• heart murmur (at rv) 540 (20) 1.89 1.42 1.34 .53
• sbp >= 140 mmhg (at rv) 1051 (38) 1.37 1.72 0.80 .59
• prior ptca within 3 years 695 (25) 1.27 1.61 0.78 .62
• s3 heart sounds (at rv) 19 ( 1) 2.74 1.50 1.82 .63
• htn by physical exam (at rv) 557 (20) 1.32 1.62 0.81 .64
• >= 2 severely obstructed main vessels 1312 (47) 1.53 1.26 1.22 .69
• statin use (at rv) 1004 (36) 1.34 1.59 0.84 .71
• have you ever been pregnant 2564 (93) 1.55 1.15 1.35 .72
• calcium-channel blocker (at rv) 1511 (55) 1.61 1.38 1.17 .73
• previous hrt for >= least 12 months 132 ( 5) 1.24 1.60 0.78 .77
• ldl > median (at rv) 1373 (50) 1.44 1.63 0.89 .77
• prior ptca within 2 years 475 (17) 1.35 1.56 0.87 .81
• baseline left bundle branch block 212 ( 8) 1.31 1.55 0.85 .82
• white 2451 (89) 1.48 1.62 0.92 .88
• ever told you had diabetes 634 (23) 1.48 1.53 0.97 .94
• aspirin use (at rv) 2183 (79) 1.51 1.56 0.97 .95
• any alcohol consumption (at rv) 1081 (39) 1.54 1.57 0.98 .97
• gallstones or gallbladder dis. 633 (23) 1.55 1.52 1.02 .97
• baseline atrial fibrillation/flutter 33 ( 1) - 1.50 - -

Total subgroups examined: 102

Total subgroups with p< .05: 6

Subgroups: conclusions
• Subgroups are full of statistical problems
• Multiple comparisons may lead to erroneous conclusions
• Limited power in for subgroup analyses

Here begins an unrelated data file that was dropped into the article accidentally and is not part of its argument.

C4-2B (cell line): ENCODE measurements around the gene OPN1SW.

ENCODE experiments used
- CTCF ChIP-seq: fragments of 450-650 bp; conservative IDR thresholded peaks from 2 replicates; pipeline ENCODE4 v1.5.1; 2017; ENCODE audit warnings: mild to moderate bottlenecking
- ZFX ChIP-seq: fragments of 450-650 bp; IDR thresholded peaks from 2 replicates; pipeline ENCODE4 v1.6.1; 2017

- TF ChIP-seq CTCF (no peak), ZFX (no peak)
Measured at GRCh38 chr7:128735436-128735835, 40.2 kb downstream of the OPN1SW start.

• Subgroups based on baseline variables are less bad
• Subgroups based on post-randomization variables are more problematic
Safety assessment
• Often many categories (FIT: 200 or more)
• Some are rare
• Ex: Risedronate and lung cancer
• How to control for spurious findings?
• P-values almost meaningless
• AE’s collected as “open text”
• Need to categorize and compare by treatment
• Options:
• Many categories: few events per treatment, low power
• Few categories: heterogenuous, may miss important effects
• No correct solution
• MeDRA coding
• ~15,000 standard clinical terms (“specific terms”)
• Various levels of grouping
• May be non-sensical in some situations
• Sometimes adjust for baseline variables
• Especially those that are maldistributed
• If algorithm for adjustment not pre-defined, adds subjective element to “objective” RCT
• Given ineffective treatment, with enough fiddling with adjustments, can come up with significant effect (Paul Meier)
• Conclusions: Many argue that should NEVER do adjustments in RCT’s
• If do adjustment, severely limit plans
Statistical issues: Summary
• ITT (from 1/30 lecture):
• All participants remain on medication
• All participants are followed until end of study
• Pre-planned analysis
• Multiple comparisons are ubiquitous
• Monitoring
• Subgroup analyses
• Safety analyses
• Where possible, minimize subjectivity and adhoc-ness
• Use judgement